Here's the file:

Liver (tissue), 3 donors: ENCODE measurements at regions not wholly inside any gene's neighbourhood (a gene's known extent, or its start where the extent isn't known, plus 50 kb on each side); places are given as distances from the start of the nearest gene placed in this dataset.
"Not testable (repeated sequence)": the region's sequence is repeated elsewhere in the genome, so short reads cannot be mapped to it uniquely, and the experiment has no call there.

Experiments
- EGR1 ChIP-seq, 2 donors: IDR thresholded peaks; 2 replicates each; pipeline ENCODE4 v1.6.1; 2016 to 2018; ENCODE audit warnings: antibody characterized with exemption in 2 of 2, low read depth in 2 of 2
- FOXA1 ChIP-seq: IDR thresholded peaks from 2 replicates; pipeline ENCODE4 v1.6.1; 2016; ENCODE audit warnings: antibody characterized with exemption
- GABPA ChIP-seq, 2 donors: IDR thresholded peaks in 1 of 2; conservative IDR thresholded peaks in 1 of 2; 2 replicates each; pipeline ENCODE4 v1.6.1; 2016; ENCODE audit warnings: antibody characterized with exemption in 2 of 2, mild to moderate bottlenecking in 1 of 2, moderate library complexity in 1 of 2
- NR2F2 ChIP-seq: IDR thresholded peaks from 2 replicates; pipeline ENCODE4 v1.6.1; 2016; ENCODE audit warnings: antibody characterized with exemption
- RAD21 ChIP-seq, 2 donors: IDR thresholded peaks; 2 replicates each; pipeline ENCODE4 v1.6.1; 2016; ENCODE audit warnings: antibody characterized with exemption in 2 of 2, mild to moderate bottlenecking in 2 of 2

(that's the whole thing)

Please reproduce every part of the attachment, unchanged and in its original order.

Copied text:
Liver (tissue), 3 donors: ENCODE measurements at regions not wholly inside any gene's neighbourhood (a gene's known extent, or its start where the extent isn't known, plus 50 kb on each side); places are given as distances from the start of the nearest gene placed in this dataset.
"Not testable (repeated sequence)": the region's sequence is repeated elsewhere in the genome, so short reads cannot be mapped to it uniquely, and the experiment has no call there.

Experiments
- EGR1 ChIP-seq, 2 donors: IDR thresholded peaks; 2 replicates each; pipeline ENCODE4 v1.6.1; 2016 to 2018; ENCODE audit warnings: antibody characterized with exemption in 2 of 2, low read depth in 2 of 2
- FOXA1 ChIP-seq: IDR thresholded peaks from 2 replicates; pipeline ENCODE4 v1.6.1; 2016; ENCODE audit warnings: antibody characterized with exemption
- GABPA ChIP-seq, 2 donors: IDR thresholded peaks in 1 of 2; conservative IDR thresholded peaks in 1 of 2; 2 replicates each; pipeline ENCODE4 v1.6.1; 2016; ENCODE audit warnings: antibody characterized with exemption in 2 of 2, mild to moderate bottlenecking in 1 of 2, moderate library complexity in 1 of 2
- NR2F2 ChIP-seq: IDR thresholded peaks from 2 replicates; pipeline ENCODE4 v1.6.1; 2016; ENCODE audit warnings: antibody characterized with exemption
- RAD21 ChIP-seq, 2 donors: IDR thresholded peaks; 2 replicates each; pipeline ENCODE4 v1.6.1; 2016; ENCODE audit warnings: antibody characterized with exemption in 2 of 2, mild to moderate bottlenecking in 2 of 2